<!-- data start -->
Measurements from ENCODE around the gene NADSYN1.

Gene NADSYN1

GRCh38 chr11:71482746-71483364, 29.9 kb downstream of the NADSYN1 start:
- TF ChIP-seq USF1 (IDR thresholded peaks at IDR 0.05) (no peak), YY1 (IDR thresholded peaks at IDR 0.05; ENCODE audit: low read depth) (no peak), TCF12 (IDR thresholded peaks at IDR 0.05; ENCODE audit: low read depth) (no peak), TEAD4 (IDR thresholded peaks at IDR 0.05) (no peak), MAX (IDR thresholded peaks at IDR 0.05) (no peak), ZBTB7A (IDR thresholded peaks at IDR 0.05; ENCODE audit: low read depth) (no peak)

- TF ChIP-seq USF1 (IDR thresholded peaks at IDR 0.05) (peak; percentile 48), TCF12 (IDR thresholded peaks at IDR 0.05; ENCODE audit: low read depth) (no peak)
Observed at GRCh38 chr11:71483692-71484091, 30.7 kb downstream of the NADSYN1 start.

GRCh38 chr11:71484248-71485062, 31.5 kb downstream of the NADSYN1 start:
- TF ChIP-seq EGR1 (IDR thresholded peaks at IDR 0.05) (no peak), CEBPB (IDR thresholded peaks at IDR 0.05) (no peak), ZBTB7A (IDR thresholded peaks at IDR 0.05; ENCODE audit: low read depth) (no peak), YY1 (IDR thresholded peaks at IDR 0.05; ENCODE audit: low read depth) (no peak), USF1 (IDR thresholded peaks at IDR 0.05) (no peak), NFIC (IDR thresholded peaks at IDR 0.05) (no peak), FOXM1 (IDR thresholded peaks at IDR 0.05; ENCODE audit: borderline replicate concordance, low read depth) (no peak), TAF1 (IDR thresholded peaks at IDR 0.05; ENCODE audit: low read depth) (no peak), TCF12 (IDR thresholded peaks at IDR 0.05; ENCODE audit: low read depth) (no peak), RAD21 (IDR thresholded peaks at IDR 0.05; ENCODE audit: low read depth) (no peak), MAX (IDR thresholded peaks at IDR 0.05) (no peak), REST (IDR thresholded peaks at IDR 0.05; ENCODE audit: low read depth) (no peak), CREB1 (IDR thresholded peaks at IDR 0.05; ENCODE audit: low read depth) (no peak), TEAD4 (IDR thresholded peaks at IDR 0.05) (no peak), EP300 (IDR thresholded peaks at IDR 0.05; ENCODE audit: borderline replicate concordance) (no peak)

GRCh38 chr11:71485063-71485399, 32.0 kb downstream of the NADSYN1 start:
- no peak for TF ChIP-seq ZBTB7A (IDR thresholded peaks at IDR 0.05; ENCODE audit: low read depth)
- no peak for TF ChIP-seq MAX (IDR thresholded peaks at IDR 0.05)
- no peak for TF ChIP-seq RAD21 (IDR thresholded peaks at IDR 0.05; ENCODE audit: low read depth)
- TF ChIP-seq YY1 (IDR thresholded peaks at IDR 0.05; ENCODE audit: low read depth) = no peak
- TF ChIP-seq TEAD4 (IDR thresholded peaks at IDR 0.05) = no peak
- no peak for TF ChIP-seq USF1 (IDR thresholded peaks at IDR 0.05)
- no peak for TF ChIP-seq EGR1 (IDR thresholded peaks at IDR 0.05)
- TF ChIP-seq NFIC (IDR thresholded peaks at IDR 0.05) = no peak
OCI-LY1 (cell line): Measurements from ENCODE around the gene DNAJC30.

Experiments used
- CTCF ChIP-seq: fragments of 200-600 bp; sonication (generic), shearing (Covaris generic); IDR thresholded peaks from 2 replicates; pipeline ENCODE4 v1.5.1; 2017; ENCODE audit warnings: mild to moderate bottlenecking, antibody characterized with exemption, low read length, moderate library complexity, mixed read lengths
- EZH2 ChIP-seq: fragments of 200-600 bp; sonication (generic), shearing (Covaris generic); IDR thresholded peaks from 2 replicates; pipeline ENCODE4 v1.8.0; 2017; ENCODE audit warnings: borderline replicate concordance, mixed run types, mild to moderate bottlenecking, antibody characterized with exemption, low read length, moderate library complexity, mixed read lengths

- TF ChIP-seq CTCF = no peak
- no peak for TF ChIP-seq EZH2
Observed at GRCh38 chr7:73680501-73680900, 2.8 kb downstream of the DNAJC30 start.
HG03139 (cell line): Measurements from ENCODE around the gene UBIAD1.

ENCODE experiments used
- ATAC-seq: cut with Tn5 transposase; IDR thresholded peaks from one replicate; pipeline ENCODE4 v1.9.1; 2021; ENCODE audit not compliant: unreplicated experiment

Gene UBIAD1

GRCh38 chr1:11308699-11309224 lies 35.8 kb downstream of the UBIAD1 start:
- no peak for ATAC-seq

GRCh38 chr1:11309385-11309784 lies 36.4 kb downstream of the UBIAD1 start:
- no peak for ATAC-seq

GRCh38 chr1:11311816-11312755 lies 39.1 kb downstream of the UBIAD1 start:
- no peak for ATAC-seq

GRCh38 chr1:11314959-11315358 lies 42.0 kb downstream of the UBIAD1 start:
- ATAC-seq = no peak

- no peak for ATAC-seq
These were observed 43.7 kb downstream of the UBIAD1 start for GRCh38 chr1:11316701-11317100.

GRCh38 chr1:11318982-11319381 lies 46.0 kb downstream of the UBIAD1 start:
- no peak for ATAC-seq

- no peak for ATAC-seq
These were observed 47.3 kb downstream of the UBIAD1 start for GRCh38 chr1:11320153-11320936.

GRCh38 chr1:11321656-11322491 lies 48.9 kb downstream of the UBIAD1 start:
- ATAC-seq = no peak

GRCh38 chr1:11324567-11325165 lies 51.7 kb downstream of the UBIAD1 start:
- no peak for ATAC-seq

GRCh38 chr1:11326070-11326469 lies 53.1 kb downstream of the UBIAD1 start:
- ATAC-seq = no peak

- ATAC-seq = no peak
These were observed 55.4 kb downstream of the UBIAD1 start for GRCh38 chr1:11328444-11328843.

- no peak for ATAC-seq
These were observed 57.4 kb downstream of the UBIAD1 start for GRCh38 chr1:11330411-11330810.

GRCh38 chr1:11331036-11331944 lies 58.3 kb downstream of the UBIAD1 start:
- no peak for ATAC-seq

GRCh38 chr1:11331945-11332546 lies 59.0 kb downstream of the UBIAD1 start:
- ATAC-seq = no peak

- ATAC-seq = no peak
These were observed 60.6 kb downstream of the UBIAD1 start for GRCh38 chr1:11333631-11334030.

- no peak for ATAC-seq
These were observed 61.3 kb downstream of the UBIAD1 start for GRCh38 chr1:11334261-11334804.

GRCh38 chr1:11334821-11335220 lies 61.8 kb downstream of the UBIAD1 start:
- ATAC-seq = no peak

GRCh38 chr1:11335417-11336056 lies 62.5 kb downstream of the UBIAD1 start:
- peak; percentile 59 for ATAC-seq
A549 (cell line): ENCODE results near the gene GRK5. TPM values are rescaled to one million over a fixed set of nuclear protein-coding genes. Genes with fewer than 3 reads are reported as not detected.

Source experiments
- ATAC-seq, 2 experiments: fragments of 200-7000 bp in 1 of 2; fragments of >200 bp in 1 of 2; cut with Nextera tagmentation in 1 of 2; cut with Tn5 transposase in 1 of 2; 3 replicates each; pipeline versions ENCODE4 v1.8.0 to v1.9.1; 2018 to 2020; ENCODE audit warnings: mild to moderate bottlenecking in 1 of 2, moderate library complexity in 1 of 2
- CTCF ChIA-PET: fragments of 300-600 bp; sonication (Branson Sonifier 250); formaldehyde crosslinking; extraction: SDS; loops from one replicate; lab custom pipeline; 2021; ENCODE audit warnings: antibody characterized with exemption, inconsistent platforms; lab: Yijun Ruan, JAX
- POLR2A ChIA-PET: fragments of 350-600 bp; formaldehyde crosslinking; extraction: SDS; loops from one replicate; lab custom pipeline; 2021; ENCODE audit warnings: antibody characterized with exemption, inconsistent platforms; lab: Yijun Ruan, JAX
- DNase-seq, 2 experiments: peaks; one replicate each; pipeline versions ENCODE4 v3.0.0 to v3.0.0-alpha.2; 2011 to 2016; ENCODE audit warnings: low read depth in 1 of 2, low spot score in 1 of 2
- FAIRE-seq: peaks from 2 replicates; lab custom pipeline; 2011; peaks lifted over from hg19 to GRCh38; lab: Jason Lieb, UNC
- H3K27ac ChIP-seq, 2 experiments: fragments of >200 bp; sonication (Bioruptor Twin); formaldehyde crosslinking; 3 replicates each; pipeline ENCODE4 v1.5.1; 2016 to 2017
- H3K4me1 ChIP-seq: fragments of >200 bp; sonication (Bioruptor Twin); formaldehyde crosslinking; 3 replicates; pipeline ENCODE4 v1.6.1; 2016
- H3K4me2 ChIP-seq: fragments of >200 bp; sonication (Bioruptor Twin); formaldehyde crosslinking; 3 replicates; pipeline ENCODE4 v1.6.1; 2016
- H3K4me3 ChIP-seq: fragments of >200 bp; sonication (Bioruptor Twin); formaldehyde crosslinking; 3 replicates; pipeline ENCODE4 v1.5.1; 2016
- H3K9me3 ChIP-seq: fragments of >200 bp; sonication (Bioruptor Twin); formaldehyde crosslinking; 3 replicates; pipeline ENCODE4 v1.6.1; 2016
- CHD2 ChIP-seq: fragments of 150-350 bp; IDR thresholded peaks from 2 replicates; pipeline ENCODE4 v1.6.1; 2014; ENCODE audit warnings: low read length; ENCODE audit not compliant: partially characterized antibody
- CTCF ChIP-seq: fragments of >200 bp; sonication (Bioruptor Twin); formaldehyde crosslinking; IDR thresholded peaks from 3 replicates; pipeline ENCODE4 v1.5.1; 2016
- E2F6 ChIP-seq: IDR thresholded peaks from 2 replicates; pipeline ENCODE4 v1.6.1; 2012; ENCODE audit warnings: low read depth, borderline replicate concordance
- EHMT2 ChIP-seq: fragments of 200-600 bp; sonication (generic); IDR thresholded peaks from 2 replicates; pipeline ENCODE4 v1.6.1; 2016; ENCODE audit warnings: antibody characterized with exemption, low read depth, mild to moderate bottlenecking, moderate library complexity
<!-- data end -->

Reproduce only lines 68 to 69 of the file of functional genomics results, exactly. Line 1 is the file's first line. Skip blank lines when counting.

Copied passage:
- CTCF ChIA-PET: fragments of 300-600 bp; sonication (Branson Sonifier 250); formaldehyde crosslinking; extraction: SDS; loops from one replicate; lab custom pipeline; 2021; ENCODE audit warnings: antibody characterized with exemption, inconsistent platforms; lab: Yijun Ruan, JAX
- POLR2A ChIA-PET: fragments of 350-600 bp; formaldehyde crosslinking; extraction: SDS; loops from one replicate; lab custom pipeline; 2021; ENCODE audit warnings: antibody characterized with exemption, inconsistent platforms; lab: Yijun Ruan, JAX